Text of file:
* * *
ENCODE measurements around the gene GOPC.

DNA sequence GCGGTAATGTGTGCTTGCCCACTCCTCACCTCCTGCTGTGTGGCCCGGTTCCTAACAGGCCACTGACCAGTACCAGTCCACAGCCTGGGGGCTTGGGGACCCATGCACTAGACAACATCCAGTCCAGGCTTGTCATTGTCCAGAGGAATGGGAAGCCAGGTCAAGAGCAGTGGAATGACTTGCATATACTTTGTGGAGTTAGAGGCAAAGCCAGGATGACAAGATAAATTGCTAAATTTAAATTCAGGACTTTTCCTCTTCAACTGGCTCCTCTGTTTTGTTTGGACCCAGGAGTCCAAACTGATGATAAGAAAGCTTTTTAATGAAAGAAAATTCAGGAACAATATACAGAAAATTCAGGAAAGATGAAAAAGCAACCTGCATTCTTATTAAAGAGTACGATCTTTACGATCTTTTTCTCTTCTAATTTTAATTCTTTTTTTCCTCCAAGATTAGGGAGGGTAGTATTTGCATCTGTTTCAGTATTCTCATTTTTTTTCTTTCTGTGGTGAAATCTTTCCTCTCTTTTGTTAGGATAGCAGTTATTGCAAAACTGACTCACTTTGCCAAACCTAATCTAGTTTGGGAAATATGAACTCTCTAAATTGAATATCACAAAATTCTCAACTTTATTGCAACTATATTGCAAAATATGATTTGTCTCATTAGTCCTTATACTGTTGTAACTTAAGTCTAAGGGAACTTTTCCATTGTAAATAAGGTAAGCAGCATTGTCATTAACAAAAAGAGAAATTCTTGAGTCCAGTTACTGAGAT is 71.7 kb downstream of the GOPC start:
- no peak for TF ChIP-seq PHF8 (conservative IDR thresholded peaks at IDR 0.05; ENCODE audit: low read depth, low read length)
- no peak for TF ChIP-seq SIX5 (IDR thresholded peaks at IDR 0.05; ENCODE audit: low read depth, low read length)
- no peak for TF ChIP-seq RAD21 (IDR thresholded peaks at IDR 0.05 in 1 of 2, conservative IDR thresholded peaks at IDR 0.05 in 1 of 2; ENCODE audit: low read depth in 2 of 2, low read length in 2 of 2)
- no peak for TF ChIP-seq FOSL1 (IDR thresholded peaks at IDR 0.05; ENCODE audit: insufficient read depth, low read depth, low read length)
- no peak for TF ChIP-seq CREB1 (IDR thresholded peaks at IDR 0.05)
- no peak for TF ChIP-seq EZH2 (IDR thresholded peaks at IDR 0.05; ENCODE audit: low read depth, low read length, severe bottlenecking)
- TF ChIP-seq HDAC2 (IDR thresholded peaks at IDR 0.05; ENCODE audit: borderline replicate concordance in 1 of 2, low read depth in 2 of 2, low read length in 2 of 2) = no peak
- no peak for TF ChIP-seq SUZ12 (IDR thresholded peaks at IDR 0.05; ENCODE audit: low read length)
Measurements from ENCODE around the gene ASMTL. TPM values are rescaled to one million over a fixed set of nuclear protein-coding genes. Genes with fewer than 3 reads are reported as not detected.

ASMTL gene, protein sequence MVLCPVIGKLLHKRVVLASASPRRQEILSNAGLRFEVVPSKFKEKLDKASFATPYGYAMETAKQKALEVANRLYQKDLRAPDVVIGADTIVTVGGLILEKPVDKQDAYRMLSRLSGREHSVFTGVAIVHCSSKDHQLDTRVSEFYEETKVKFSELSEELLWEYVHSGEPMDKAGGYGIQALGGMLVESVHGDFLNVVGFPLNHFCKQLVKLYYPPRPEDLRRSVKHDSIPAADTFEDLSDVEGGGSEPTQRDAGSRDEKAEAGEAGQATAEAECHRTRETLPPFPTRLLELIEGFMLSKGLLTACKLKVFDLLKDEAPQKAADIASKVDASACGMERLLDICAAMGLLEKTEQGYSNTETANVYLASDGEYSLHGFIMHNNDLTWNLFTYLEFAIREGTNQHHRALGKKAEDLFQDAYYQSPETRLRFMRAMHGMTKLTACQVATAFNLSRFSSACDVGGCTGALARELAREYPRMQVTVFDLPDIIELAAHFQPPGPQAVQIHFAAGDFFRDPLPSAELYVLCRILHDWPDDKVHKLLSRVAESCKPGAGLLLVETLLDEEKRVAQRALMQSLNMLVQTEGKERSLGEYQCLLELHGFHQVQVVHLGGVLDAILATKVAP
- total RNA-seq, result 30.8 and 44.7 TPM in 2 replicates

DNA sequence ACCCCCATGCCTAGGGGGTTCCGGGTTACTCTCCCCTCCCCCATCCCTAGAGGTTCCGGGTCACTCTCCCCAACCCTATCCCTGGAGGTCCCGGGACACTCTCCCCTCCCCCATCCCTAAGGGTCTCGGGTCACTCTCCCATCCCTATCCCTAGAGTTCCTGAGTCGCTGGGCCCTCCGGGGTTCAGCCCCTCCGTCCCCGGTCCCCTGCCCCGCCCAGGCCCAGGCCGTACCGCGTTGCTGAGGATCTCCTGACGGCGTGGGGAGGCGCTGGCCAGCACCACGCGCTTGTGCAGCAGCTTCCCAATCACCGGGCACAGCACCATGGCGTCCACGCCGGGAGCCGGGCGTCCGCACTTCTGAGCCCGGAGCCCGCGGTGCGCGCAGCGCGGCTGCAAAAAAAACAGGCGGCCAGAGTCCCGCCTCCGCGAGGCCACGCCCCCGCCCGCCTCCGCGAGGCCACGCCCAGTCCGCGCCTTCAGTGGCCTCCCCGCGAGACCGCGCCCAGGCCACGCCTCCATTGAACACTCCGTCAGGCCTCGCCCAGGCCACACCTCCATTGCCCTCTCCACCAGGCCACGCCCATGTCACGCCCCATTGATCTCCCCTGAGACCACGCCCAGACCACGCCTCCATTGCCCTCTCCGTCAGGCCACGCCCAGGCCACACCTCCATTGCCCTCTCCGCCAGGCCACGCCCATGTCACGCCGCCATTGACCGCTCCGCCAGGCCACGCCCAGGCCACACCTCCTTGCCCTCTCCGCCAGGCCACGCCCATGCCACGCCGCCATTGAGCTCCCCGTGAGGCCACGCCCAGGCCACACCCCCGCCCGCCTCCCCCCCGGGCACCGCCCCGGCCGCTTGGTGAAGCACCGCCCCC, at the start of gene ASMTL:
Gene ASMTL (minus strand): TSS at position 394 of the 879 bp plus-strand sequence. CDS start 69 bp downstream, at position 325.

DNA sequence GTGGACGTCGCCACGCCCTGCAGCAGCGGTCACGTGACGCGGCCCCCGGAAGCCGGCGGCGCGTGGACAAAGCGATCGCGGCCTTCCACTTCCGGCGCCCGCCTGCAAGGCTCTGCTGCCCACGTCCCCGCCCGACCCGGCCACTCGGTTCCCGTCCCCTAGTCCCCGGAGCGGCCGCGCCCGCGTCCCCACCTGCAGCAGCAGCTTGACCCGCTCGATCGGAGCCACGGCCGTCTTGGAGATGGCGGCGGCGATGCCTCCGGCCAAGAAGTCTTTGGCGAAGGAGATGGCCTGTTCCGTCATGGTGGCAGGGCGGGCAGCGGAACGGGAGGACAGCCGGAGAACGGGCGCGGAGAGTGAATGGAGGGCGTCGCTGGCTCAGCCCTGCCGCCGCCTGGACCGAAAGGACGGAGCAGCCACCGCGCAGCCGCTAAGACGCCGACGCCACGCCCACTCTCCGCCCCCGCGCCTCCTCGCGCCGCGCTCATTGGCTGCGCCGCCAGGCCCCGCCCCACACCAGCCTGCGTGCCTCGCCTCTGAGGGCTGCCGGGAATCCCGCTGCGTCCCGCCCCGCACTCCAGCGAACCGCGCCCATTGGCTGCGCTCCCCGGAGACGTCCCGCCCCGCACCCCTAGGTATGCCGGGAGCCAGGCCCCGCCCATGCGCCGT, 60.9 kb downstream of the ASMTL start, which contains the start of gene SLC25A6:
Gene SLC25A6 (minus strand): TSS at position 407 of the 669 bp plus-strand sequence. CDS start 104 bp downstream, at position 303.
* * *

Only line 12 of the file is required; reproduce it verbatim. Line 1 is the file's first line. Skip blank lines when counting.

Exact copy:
ASMTL gene, protein sequence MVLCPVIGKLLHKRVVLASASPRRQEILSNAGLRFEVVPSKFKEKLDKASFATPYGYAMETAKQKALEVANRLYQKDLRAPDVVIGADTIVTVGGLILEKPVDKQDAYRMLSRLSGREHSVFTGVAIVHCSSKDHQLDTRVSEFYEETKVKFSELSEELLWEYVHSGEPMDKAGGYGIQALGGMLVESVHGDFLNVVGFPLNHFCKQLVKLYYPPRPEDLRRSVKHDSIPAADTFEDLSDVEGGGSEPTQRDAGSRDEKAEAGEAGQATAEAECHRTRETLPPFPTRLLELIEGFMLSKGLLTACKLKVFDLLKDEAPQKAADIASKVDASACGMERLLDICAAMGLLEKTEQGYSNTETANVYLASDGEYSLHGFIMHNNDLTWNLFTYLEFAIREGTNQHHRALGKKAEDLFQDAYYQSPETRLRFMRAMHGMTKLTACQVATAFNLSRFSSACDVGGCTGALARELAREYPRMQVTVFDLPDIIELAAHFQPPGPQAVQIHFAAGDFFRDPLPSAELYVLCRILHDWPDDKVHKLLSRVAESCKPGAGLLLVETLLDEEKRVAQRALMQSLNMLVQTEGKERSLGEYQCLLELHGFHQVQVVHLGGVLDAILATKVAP